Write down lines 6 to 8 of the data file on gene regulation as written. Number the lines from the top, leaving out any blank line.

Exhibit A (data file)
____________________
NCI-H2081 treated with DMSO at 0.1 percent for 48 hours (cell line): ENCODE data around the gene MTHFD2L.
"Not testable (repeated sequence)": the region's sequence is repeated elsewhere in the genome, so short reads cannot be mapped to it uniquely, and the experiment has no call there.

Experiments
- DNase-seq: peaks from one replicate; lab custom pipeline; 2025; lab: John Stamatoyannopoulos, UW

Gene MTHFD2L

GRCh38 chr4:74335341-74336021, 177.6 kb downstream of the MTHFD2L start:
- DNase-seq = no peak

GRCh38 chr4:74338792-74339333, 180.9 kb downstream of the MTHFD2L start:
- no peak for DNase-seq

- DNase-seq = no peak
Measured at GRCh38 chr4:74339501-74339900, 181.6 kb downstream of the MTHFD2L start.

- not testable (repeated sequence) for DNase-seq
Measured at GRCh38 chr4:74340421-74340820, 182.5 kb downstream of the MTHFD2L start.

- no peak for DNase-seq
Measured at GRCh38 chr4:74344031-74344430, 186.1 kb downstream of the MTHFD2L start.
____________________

GRCh38 chr4:74335341-74336021, 177.6 kb downstream of the MTHFD2L start:
- DNase-seq = no peak

GRCh38 chr4:74338792-74339333, 180.9 kb downstream of the MTHFD2L start: